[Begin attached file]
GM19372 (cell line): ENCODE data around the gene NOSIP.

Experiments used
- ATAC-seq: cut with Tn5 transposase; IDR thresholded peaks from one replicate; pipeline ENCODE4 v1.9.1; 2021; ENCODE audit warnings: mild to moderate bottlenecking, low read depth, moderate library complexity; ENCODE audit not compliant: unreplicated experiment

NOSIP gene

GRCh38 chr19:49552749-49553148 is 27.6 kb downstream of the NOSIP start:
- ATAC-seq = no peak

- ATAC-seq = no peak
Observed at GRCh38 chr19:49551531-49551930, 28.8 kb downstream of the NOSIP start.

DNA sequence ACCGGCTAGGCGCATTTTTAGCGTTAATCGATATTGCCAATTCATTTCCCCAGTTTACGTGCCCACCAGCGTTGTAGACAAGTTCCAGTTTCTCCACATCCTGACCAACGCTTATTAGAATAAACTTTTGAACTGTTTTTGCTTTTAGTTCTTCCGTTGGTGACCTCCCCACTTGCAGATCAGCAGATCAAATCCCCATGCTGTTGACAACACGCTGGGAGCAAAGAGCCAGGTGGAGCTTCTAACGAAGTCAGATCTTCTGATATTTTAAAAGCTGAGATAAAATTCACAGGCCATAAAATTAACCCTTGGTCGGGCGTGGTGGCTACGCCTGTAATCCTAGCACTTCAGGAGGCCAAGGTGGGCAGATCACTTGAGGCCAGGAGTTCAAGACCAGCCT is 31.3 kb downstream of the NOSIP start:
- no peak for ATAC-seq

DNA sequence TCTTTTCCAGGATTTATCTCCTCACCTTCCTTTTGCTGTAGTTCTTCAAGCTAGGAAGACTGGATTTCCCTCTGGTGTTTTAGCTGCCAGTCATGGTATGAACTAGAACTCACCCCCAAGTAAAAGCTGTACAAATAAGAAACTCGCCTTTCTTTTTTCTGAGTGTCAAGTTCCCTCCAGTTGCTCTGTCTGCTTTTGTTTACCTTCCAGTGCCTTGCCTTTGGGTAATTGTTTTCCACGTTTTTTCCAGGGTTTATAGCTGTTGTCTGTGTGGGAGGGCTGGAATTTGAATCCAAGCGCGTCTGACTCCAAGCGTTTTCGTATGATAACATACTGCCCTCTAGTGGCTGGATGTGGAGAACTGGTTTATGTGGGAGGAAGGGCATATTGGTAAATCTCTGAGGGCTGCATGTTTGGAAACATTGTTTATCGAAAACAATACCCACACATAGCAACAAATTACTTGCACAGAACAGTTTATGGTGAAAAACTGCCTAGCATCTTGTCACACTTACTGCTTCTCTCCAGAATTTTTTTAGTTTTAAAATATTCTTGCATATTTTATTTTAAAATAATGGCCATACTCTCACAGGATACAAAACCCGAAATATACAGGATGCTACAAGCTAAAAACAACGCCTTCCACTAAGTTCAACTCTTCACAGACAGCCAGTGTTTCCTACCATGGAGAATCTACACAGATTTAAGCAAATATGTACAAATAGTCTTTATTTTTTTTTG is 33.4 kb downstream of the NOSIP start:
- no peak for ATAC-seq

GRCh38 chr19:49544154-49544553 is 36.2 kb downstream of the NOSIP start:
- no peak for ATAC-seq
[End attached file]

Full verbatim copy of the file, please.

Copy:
GM19372 (cell line): ENCODE data around the gene NOSIP.

Experiments used
- ATAC-seq: cut with Tn5 transposase; IDR thresholded peaks from one replicate; pipeline ENCODE4 v1.9.1; 2021; ENCODE audit warnings: mild to moderate bottlenecking, low read depth, moderate library complexity; ENCODE audit not compliant: unreplicated experiment

NOSIP gene

GRCh38 chr19:49552749-49553148 is 27.6 kb downstream of the NOSIP start:
- ATAC-seq = no peak

- ATAC-seq = no peak
Observed at GRCh38 chr19:49551531-49551930, 28.8 kb downstream of the NOSIP start.

DNA sequence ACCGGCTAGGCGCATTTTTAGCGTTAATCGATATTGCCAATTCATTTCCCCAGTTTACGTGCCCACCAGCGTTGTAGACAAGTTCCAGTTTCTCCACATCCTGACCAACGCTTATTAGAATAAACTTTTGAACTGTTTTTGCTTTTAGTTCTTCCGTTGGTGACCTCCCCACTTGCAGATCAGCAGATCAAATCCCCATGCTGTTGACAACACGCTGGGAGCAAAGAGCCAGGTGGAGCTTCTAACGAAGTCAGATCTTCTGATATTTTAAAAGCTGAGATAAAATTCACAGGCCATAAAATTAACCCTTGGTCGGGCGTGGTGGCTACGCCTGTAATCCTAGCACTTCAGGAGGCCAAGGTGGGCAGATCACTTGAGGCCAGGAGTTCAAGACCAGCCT is 31.3 kb downstream of the NOSIP start:
- no peak for ATAC-seq

DNA sequence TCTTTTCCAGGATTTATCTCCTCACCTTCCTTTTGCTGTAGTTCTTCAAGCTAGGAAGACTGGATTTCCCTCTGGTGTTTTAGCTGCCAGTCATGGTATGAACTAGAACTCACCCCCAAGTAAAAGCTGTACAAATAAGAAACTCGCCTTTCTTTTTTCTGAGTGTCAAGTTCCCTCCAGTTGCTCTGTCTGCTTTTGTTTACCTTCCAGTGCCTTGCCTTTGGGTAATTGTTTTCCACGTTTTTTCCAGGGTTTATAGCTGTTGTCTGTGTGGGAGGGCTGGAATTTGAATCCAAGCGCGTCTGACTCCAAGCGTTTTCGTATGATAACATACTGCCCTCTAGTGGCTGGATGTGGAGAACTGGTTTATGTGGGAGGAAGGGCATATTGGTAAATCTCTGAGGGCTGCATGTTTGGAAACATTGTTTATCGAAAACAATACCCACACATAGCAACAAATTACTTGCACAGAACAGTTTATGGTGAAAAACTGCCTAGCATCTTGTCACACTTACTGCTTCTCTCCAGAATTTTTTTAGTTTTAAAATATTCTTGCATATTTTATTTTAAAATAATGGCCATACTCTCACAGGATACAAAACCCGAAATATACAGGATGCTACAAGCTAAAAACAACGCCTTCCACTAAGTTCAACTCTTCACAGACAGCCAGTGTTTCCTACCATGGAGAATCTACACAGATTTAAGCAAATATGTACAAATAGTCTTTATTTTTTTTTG is 33.4 kb downstream of the NOSIP start:
- no peak for ATAC-seq

GRCh38 chr19:49544154-49544553 is 36.2 kb downstream of the NOSIP start:
- no peak for ATAC-seq